Coast Guard 40 UT photo

After 10 years of rebuilding a closed commercial fishery/quasi marina, I decided it was time to move the service department to a new level. (1987)

One of the main things that we were trying to offer our customers was dependable, quality service. This service often required on water assistance. Working from small run-abouts and recreational craft was not really meeting the needs of the growing boating population on Lake Huron.

About this time the Mackinac Bridge Authority retired one of two Coast Guard 40s they used to maintain the bridge.  This boat seemed to fit the need for the PSM towing and service operation.   The US Coast Guard built 40s were sturdily constructed and had robust pulling power with twin Detroit Diesel 6-71s and they were known for their reliability and longevity.   I believe the sister ship to the Monya Marie still services the Mackinac Bridge and is stationed in St. Ignace.  There is also another sister ship dry docked at the Dawson Great Lakes Museum on Belle Isle.

One of the trademarks of these boats was the noise.  The Monya Marie was extremely loud.  Boaters that were around Port Sanilac in the late eighties and early nineties will remember the roar of her engines.  Without exaggeration, my wife CeAnn could hear the engines start when she was at our house a mile down the shoreline.  Around 1992 we installed mufflers and although the boat never sounded quite the same, many boaters were happy that the inevitable late night towing operations no longer made everyone in the harbor jump out of their skin!

Over the years there have been at least half a dozen different captains on the Monya Marie all with memorable stories to tell myself included.  With her heavy tow bit designed right into the hull structure, forward of the rudders and twin engines, the Monya Marie proved very capable for any tow we encountered.  Almost too capable.  We soon learned her power output could easily damage recreational vessels. We went to a smaller diameter tow line as our safety valve. The tow line would break before the recreational boat would be damaged.

It was always immensely satisfying to be able to help a boater in distress and bring them to safety.  However, towing is not the only thing the boat has been used for.  One of the most notable operations we completed on the Monya was a contract we were awarded by the Connecticut Coast Guard.  The CCG had been commissioned to develop search and rescue tables for helicopters to use when trying to find a target in open water.   They had to determine the optimal speed and altitude in any given weather condition for a quick recovery of the target.  They would give me a call around 6pm and say they wanted certain targets (life rafts, boats, or mobs) planted at precise coordinates at 2am the next morning.  So we didn’t get much sleep during that job but hopefully it has improved rescue response time.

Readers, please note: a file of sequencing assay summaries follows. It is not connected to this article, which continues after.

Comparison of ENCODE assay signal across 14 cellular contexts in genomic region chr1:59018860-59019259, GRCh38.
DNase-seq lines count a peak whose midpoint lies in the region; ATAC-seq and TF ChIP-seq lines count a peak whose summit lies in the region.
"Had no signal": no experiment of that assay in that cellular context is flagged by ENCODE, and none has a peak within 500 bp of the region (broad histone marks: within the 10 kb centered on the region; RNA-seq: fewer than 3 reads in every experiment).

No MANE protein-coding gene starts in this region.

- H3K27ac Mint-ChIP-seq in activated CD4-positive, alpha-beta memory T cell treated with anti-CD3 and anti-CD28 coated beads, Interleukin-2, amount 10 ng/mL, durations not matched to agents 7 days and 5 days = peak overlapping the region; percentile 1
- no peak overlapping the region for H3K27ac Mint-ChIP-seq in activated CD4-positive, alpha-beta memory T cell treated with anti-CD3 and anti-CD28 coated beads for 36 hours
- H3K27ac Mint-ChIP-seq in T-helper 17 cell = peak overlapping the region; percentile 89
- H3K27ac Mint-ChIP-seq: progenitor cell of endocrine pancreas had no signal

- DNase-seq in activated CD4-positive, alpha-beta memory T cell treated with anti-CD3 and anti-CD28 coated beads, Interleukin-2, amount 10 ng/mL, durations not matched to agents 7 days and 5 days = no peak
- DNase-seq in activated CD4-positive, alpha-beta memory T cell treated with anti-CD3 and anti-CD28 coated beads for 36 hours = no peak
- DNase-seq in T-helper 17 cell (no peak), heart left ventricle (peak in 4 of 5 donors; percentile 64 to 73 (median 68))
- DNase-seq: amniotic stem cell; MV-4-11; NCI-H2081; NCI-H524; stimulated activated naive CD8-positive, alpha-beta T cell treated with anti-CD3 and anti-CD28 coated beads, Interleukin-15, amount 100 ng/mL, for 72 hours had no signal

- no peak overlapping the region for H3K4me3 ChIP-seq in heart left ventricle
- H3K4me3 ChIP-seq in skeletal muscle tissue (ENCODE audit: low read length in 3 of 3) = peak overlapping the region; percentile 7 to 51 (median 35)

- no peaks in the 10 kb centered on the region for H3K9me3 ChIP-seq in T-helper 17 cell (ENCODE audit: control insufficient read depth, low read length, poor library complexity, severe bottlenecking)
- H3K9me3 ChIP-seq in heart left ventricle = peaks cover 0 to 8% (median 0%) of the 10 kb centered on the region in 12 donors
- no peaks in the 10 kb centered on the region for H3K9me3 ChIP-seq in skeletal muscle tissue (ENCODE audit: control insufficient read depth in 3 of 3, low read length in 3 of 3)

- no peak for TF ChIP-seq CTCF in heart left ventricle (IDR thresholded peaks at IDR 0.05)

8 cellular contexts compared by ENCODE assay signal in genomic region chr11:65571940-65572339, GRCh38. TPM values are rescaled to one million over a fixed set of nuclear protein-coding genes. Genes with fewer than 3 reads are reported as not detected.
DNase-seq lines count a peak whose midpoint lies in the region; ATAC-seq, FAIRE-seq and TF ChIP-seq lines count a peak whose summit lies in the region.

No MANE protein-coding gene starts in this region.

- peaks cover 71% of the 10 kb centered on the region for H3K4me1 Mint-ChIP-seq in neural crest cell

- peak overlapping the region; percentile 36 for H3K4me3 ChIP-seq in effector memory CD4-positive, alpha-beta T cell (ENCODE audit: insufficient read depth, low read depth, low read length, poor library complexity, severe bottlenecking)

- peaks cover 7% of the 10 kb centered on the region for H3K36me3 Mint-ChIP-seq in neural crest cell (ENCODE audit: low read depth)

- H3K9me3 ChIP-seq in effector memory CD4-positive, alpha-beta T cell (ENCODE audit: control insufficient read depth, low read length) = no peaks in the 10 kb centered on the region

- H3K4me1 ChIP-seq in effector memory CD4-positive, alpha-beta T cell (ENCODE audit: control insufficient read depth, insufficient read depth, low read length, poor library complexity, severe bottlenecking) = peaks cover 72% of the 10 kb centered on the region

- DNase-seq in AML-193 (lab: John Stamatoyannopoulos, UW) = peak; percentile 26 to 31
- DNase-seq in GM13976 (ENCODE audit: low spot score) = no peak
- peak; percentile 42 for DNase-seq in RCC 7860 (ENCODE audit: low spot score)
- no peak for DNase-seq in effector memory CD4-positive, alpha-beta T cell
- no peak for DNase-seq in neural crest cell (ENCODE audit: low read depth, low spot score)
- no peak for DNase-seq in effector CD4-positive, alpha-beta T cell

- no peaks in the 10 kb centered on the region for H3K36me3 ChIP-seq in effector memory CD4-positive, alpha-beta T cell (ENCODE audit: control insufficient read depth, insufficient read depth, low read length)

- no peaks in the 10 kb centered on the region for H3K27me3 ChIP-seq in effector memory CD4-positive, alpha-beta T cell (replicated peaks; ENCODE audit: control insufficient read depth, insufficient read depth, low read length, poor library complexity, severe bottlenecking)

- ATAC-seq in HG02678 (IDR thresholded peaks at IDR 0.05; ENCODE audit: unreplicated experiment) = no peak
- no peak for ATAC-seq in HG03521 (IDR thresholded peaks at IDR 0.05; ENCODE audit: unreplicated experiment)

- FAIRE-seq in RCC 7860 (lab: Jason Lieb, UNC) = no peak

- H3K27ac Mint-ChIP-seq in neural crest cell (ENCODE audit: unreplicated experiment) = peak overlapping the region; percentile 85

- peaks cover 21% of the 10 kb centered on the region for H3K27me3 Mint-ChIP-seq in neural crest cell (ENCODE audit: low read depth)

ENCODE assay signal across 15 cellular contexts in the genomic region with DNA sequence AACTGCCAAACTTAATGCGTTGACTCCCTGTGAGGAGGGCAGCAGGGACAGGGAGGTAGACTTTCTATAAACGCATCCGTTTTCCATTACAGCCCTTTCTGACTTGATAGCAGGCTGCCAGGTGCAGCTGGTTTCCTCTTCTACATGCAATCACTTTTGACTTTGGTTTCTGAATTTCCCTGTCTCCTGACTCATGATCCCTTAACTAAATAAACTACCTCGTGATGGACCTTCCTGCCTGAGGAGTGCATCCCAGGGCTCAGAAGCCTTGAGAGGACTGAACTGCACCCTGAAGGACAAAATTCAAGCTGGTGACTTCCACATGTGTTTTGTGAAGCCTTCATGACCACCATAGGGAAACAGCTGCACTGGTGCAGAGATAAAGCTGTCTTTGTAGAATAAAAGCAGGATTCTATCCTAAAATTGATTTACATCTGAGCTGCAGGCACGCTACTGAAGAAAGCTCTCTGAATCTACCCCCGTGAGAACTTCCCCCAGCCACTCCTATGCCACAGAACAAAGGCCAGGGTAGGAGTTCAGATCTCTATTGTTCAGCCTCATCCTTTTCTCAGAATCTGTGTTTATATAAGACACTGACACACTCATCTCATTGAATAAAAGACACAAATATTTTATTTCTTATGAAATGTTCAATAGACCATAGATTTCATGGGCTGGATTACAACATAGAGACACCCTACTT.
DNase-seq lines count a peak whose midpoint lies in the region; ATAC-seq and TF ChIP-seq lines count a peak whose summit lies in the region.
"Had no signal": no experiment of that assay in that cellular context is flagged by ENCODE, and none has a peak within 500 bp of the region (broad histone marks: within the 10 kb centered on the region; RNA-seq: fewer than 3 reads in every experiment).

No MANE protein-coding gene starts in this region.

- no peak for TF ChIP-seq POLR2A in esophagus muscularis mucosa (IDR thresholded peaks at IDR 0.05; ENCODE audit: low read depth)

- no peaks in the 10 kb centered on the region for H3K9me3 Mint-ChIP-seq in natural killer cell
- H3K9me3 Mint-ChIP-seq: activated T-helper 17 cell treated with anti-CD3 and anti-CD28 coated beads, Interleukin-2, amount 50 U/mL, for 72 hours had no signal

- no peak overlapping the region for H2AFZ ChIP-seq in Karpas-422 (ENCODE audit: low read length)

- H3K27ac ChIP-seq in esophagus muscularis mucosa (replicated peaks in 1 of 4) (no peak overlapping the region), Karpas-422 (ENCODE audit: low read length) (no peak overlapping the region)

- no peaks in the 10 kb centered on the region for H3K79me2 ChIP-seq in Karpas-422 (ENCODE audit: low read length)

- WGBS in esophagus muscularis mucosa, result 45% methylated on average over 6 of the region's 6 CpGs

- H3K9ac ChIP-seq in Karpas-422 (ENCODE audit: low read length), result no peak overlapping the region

Another government related contract was a company called General Dynamics who were putting in a bid to build high speed amphibious assault vessels for the Marine Corps.  They were using Lake Huron to test a prototype and needed an escort boat in the event that the prototype broke down or sank. We had to have divers at the ready and it was real challenge for a 1955 CG boat to keep up with these high speed amphibious vessels with cutting edge technology.  But fortunately, it was a success.

The Monya Marie was successful more often than not towing small 12’ dinghies up to a 250’ dredging barge and everything in between.  She has been reliable and we are grateful for her service for the last 27 years.  Although it is time for PSM to upgrade I believe with her recent engine rebuilds the Monya Marie will easily go another 25 years.  We will miss her classic lines, great maneuverability, and outside helm station but I know she will make her next captain a hell of a boat.

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